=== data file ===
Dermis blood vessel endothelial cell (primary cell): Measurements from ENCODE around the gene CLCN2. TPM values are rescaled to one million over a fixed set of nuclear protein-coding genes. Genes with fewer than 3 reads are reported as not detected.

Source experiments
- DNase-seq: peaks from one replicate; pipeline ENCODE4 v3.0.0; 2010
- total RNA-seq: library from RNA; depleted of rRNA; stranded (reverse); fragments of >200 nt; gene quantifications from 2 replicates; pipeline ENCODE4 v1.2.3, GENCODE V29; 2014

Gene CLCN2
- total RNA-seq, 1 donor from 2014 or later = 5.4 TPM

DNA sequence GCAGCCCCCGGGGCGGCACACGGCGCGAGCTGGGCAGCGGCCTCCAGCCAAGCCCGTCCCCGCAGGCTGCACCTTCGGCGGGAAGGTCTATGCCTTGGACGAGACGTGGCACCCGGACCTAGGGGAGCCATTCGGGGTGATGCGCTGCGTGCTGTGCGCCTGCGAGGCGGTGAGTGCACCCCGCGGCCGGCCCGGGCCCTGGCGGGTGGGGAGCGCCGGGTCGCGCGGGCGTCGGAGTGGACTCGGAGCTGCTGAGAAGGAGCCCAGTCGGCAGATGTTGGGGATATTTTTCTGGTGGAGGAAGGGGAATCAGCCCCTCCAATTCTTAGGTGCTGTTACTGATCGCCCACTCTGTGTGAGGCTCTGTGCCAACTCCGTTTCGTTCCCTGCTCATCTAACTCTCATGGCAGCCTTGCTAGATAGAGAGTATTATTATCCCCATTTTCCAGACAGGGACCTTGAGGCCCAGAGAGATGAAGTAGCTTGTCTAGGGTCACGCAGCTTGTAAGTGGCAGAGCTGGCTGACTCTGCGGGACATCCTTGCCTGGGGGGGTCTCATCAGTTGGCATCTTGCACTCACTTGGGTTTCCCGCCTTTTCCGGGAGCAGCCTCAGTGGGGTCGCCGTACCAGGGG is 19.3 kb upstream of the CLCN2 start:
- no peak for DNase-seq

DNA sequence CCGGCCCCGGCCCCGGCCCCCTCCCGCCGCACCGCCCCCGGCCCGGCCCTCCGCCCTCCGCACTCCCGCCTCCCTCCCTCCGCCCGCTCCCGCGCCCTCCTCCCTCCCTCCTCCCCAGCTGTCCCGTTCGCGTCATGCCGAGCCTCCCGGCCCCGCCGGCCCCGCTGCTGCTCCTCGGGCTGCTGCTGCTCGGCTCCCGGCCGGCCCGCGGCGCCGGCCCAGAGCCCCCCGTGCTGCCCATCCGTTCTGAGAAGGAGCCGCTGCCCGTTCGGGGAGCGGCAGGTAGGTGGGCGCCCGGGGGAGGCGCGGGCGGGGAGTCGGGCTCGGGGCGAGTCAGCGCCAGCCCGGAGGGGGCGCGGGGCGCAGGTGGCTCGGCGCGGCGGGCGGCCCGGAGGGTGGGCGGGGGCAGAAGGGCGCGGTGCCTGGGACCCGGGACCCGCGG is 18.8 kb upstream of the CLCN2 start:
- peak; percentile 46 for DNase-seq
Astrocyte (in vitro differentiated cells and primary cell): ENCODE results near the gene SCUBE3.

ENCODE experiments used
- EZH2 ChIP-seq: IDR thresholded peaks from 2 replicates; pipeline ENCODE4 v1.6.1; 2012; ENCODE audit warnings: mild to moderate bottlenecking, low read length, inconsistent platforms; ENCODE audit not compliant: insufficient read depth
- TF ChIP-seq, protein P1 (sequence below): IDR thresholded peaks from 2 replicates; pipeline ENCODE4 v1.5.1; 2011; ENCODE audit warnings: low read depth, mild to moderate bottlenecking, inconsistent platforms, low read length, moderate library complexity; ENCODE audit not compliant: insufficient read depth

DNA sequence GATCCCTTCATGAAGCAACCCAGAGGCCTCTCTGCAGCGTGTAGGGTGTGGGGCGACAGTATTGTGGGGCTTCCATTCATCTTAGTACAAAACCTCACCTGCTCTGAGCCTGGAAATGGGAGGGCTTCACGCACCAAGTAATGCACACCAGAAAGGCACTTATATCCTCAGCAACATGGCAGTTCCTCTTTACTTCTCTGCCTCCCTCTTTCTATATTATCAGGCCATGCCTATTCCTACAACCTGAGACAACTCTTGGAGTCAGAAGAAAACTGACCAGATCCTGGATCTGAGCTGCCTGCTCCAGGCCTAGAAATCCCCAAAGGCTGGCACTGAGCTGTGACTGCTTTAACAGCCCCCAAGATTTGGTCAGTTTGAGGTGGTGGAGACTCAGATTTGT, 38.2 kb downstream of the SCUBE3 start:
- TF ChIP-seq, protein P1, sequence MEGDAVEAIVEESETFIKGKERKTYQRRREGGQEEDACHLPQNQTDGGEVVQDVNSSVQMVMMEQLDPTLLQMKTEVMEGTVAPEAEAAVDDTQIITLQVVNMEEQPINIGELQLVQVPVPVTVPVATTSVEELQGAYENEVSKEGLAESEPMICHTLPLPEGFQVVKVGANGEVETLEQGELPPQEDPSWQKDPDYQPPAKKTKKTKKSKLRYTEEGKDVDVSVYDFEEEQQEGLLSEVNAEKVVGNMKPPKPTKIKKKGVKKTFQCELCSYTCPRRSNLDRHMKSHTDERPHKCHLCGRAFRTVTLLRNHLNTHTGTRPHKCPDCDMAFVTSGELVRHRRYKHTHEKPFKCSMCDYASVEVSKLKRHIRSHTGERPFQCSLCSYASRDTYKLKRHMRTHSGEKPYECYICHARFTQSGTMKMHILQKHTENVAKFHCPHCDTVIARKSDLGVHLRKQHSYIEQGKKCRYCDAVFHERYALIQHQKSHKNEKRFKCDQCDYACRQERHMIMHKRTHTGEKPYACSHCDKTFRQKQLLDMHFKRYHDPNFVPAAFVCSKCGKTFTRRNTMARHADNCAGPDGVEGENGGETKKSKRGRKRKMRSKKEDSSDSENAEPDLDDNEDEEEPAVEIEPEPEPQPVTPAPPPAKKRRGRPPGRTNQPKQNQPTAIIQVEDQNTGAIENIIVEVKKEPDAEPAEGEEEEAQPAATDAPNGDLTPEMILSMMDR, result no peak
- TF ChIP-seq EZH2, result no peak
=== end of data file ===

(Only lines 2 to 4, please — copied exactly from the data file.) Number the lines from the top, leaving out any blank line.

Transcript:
Source experiments
- DNase-seq: peaks from one replicate; pipeline ENCODE4 v3.0.0; 2010
- total RNA-seq: library from RNA; depleted of rRNA; stranded (reverse); fragments of >200 nt; gene quantifications from 2 replicates; pipeline ENCODE4 v1.2.3, GENCODE V29; 2014